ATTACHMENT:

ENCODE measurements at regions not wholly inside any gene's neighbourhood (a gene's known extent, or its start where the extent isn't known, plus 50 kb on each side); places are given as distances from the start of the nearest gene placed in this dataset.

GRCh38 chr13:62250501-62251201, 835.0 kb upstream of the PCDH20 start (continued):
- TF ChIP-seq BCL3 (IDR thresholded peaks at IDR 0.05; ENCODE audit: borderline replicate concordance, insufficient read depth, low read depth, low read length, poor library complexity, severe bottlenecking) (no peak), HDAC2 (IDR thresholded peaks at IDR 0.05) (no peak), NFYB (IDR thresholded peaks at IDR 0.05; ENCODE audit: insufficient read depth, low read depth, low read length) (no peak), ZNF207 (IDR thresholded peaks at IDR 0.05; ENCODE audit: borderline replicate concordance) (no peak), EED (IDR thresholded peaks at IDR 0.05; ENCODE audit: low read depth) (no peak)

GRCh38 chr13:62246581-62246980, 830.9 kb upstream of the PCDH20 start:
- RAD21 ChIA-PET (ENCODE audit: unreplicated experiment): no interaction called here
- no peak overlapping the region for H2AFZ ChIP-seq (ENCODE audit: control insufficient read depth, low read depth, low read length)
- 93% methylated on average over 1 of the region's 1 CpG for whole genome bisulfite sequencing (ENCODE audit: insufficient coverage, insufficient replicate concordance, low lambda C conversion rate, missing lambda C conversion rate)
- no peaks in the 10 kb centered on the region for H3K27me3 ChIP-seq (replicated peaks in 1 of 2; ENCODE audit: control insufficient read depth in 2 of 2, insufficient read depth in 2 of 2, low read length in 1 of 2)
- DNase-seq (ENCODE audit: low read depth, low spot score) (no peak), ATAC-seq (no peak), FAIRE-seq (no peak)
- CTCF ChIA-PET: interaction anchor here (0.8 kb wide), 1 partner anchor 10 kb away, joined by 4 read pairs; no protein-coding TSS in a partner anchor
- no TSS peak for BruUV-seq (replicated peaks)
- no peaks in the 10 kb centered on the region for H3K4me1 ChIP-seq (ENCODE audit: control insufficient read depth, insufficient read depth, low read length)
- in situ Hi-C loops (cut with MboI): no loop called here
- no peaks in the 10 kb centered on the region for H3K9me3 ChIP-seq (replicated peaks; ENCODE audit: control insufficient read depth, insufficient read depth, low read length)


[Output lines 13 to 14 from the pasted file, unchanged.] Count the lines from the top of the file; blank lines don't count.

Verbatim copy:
- in situ Hi-C loops (cut with MboI): no loop called here
- no peaks in the 10 kb centered on the region for H3K9me3 ChIP-seq (replicated peaks; ENCODE audit: control insufficient read depth, insufficient read depth, low read length)